Archive for 2011

Press Clips: Charge of the Lite Gov Brigade

Friday, August 5th, 2011

Let’s be clear: Prince Gavin Newsom of Marin County is a perfectly fine Lieutenant Governor. He attends and votes on all the boards he’s supposed to. He is an excellent ceremonial speaker. He’s tried to make himself useful by crafting a thoughtful Economic Growth and Competitiveness Agenda for California. And most important, he’s young, healthy and standing by in case something should befall our 73-year-old Gov. Gandalf.

He’s ambitious, sure, but so’s every good politician. He’s a bit wonky, but that counteracts his pretty-boy good looks and hair. He’s got some nasty friend’s-wife-schtupping in his background, but now he’s got a lovely wife and family. All in all, he’s a model Lite Gov.

The problem is not Prince Gavin. The problem is California doesn’t need a Lieutenant Governor. It’s a useless statewide office. Not that it’s a big drag on the state’s budget — just a bit more than $1 million a year and 8.6 full-time equivalent positions.

But as old Chronicler John Wildermuth noted the other day, in capturing the Little Pulitzer for Investigative Punditry, “When was the last time anyone voted for the clerk of the Supreme Court, the surveyor general, the state printer or the railroad commission, all statewide offices until the early 1900s?”

On the other hand, who’s going to propose and push for a constitutional revision doing away with the office of LG? Why bother?

We agree with our friend, the Great And Wise George Skelton, that with his jobs plan Newsom’s “head was exactly in the right place, focused on California’s most important issue: how we can compete with other states and nations in a sophisticated, cutthroat global economy.”

But the office of LG has absolutely no power. Zero. Nada. Zilch.

Gavin’s press releases about International Canary Day and Solidarity With Sperm Whales seldom get much coverage. He has managed to raise about $300,000 since winning his office. So some people are betting he’s got a political future. Which he likely does. As long as he stays away from actually governing. Which doesn’t seem to be a problem, as Calbuzz cartoonist Tom Meyer ably demonstrates.


Life in imitation of art: Latest evidence that the quality of political discourse has still not reached rock bottom: a headline that we thought we’d never read and really wish we hadn’t:

“Arianna discusses the debt ceiling deal with Piers Morgan”

This one’s wrong on so many levels we’re not sure where to start, so we’ll just give the final word to Calbuzzer William E. Wallace: “The hack chats with the hacker.”

We were too busy calling the president “a dick”: We’re big fans of media critic Jason Linkins’ exploding head, ad hominem attacks on the Beltway media types, despite his occasional lurch into obscure, or even incomprehensible, references, but the guy went way above and beyond this week with a pair of must-reads about the debt deal.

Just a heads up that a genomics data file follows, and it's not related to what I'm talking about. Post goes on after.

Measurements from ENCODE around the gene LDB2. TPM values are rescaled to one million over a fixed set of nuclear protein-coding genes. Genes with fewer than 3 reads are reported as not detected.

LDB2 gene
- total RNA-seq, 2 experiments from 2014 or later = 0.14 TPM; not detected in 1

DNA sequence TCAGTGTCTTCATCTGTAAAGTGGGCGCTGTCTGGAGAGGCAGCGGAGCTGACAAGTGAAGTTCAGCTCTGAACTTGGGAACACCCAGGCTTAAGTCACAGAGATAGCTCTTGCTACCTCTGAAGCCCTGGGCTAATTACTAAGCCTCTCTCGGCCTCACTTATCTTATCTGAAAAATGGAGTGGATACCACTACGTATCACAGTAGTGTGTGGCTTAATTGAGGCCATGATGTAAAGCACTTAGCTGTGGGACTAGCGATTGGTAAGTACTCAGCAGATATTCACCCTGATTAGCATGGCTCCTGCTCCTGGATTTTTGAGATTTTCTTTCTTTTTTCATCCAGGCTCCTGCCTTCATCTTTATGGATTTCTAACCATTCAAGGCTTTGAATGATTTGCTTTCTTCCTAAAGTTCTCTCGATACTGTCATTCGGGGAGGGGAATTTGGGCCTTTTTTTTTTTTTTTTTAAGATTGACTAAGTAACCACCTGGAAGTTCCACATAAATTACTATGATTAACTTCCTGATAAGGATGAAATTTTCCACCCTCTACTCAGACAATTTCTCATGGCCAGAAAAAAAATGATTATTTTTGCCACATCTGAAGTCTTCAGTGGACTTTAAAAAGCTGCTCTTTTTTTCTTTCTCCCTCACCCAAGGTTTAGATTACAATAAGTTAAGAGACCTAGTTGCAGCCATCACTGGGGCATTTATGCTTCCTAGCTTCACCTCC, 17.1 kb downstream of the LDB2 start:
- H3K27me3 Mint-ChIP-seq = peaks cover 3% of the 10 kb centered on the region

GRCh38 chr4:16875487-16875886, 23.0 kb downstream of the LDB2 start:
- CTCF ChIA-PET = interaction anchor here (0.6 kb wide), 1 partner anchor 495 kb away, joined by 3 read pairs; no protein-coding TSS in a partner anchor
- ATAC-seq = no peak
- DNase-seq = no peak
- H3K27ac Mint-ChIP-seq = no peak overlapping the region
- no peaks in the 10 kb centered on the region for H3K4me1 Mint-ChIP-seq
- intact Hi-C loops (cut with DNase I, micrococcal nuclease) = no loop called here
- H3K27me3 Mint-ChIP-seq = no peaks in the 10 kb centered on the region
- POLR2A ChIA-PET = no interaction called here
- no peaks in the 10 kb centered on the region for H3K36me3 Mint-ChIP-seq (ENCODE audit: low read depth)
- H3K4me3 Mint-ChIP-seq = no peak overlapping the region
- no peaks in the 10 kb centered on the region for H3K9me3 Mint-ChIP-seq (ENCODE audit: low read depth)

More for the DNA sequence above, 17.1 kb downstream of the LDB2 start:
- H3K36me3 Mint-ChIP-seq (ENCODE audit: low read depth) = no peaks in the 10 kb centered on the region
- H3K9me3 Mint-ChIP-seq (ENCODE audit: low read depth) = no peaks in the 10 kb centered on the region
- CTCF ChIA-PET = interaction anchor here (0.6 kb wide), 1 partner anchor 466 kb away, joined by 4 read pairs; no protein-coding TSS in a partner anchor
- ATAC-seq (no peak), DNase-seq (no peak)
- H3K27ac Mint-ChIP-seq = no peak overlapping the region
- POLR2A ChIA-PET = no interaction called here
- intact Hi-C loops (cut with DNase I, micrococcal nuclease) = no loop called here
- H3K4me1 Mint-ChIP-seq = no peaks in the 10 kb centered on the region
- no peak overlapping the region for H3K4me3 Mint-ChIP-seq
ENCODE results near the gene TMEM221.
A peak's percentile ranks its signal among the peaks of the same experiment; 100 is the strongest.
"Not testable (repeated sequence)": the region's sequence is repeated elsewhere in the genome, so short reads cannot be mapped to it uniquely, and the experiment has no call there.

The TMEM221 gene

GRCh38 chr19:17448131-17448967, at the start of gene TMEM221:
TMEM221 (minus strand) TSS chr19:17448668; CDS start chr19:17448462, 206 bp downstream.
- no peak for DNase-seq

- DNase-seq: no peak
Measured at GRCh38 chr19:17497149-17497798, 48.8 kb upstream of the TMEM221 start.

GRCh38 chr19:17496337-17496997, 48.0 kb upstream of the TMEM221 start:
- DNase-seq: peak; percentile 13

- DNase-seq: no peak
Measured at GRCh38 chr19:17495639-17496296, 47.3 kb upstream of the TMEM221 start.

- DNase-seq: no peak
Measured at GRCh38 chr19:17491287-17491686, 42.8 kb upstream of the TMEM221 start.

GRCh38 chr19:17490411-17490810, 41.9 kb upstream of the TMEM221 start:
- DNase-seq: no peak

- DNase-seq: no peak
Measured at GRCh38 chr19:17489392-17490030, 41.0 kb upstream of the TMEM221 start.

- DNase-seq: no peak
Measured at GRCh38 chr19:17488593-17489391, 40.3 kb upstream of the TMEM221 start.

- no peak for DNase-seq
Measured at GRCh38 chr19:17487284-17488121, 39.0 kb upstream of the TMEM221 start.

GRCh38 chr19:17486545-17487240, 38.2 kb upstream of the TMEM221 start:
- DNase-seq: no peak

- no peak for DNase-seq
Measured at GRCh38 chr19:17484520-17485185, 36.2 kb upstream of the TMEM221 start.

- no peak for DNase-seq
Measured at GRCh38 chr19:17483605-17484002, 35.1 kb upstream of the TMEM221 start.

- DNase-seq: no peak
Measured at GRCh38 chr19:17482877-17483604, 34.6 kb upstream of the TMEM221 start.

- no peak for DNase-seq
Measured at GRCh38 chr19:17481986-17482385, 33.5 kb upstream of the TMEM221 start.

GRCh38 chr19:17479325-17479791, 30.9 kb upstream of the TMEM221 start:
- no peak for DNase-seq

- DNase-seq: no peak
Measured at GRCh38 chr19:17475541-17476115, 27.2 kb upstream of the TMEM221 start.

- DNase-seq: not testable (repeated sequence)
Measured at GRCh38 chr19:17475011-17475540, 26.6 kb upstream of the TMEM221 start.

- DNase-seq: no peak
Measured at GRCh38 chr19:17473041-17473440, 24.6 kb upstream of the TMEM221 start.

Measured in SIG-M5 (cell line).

First came a warm-up rant about the shameful spectacle of the MSM’s injection of false equivalence into the debt story in heretofore unimaginable toxic levels, a concern we’d recently expressed ourselves, with characteristic understatement. Not so for Linkins:

Journalism is about choices. With millions of Americans out of work, the press decided to put all of its labor into creating the Beltway Deficit Feedback Loop. Because journalists had become so inured to being led by the nose by the important people to whom they needed “access,” they abandoned the American people. Their excuse? “Well, no one in Congress is doing anything about unemployment, so what’s to cover?”

Way back when this whole saga started, the GOP’s gambit was, “Give us what we want or we will put the full faith and credit of U.S. Treasury bonds into default.” It shouldn’t have been necessary to point out to the press that this was an utterly insane, from-the-furthest-reaches-of-Mars position to take. After all, the debt ceiling had been raised many, many times before, without any fuss worth mentioning. If you cannot say objectively that threatening to blow up the world’s economy was an extreme position, then the word “objectivity” is meaningless.

But far from taking an immediate stand against the insanity, the press treated the threatened demise of global society as just another interesting point of view among many. It was an exciting tactic, sure to cause waves in the political waters of the Imperial City. Pop some popcorn and let’s see where this takes us! Well, where it’s taken us is “past the brink.” Our political culture has been permanently altered. It has now been deemed an acceptable tactic, in politics, to take hostages and make demands.